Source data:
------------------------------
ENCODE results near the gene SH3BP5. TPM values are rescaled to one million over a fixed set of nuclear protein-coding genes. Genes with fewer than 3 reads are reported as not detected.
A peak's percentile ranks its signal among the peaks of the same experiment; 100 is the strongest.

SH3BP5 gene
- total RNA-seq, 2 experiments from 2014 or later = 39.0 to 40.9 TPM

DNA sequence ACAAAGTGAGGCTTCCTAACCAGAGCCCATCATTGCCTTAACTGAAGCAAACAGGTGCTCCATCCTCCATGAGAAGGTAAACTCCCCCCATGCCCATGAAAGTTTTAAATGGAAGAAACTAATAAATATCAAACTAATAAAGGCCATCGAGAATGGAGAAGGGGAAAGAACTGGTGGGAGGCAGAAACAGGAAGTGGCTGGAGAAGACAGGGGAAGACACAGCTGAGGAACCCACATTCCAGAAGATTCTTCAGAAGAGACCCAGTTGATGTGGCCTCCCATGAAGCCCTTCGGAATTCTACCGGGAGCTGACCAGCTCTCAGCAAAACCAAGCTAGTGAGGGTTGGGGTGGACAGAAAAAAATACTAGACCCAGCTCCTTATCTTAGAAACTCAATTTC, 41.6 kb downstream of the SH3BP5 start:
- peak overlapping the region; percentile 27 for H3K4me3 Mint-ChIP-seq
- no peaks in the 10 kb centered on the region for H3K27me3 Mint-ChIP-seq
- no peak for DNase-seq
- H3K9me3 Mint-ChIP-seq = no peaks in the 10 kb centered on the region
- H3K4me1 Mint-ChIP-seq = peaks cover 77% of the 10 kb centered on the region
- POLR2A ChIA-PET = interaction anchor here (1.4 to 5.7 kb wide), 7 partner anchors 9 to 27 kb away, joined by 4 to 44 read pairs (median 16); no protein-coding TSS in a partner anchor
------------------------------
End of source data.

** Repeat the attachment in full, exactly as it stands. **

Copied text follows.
ENCODE results near the gene SH3BP5. TPM values are rescaled to one million over a fixed set of nuclear protein-coding genes. Genes with fewer than 3 reads are reported as not detected.
A peak's percentile ranks its signal among the peaks of the same experiment; 100 is the strongest.

SH3BP5 gene
- total RNA-seq, 2 experiments from 2014 or later = 39.0 to 40.9 TPM

DNA sequence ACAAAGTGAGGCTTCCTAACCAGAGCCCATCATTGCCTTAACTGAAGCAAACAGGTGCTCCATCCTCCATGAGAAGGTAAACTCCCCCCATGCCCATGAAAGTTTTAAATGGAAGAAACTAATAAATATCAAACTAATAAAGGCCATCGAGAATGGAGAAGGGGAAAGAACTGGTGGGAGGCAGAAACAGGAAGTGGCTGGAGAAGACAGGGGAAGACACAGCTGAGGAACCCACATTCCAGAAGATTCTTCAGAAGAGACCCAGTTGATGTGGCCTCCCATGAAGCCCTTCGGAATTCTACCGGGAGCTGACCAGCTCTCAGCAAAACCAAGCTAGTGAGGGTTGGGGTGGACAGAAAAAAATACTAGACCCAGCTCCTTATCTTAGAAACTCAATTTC, 41.6 kb downstream of the SH3BP5 start:
- peak overlapping the region; percentile 27 for H3K4me3 Mint-ChIP-seq
- no peaks in the 10 kb centered on the region for H3K27me3 Mint-ChIP-seq
- no peak for DNase-seq
- H3K9me3 Mint-ChIP-seq = no peaks in the 10 kb centered on the region
- H3K4me1 Mint-ChIP-seq = peaks cover 77% of the 10 kb centered on the region
- POLR2A ChIA-PET = interaction anchor here (1.4 to 5.7 kb wide), 7 partner anchors 9 to 27 kb away, joined by 4 to 44 read pairs (median 16); no protein-coding TSS in a partner anchor